Example 2 – Find people who have been to USA-AUS-USA in the last 3 months.
For this example we use the same pattern values as above and then select the start date of the last time that the USA-AUS-USA was matched, by using the settings below.
We can then expand the expression to:
This expression can then be added to a selection and we can select upon the resulting value from the above to be < 90 days. This will then give us all the people who have undertaken the USA-AUS-USA pattern within roughly the last 3 months.
What is the longest time between losses for an international football team?
There are a number of issues here in terms of identifying the particular time in which this has happened. They are:
1 – to restrict this analysis to international teams and their matches we will have to use a transactional filter selection restricting the transactions to international matches only.
2 – we do not know the length of the sequence of matches here, because we are only interested in the fact that a series of draws or wins is bookended by two losses. The pattern therefore will be best expressed as ‘L * L’ (i.e a loss, then some results, then another loss). NB – there are existing other methods to do this (see N) but these will fall foul of the problems below.
3 – the existing pattern match technique will not help solve this problem as it will stop on the first occurrence of L*L and return the number of days between those two losses. However, a team will have had a number of losses over time and we do not know which pair of losses we are interested in. We will therefore sort and choose the ‘Largest 1’ of such matches, using the matching strategy below.
If we then add this information to a data grid and then order them by this aggregated value then we see the top few teams as below.
This seems on the face of it quite astonishing. Firstly, that there aren’t many of the international footballing powerhouses in the list above, and secondly that the values are extremely large. The 18,198 days of Slovakia’s longest time between two losses is nearly 50 years! Let us take a closer look at the match data to sense check this result.
So, the data looks accurate, they didn’t play a match for 48 years – but this isn’t really quite what we would really want as there are large gaps between the matches. We would have to choose a way of saying that teams should have no large gaps between matches. We can do this using the ‘Max Days between Transactions’ property. If we set this to 365 days then this will ensure that a team can only have a valid sequence of matches if they have had at least one match every year.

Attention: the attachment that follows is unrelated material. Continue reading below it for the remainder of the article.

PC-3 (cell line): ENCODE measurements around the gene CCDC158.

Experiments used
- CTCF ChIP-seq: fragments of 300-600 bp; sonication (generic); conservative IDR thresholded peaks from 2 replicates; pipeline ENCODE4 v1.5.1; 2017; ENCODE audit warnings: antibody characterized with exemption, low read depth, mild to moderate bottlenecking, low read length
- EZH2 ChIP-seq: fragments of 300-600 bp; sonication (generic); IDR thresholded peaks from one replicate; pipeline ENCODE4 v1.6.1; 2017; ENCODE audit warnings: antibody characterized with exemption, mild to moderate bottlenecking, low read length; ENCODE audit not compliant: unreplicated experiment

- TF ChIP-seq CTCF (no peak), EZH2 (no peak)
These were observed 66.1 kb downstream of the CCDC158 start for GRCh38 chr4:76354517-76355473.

This then gives the following results which does have some teams that we might have expected to see in the top 10 by such a metric:
This can be corroborated by delving further into Scotland’s almost 9 year non-losing streak and finding that it started with a loss on 05/04/1879 and then had only wins and draws until the next loss on 17/03/1888.
In our dataset at present there are 761 matches played by Scotland, of which they have lost 235. To find the particular transaction set above the algorithm has identified the length of time between each of the 234 pairs of adjacent losses, sorted them by the length of time between them, and then returned the biggest such value.
This blog post has discussed functionality that has been introduced in the Q4 2019 releases. These new features enable a wider range of pattern matching scenarios to be expressed in FastStats, to analyse or select people by sequences of transactions. It has also enabled us to delve even further into football statistics!
- Previous blogs on pattern match analytics
- *1 – note that one way around this issue (before the Q4 2019) release would be to add a transactional filter selection so that only transactions in the last 12 months were considered. An alternative approach that can work for many examples is to reverse the pattern, and reverse the order of the transactions.
This is the third part of a series with four parts. Click here to access the last part of this blog series.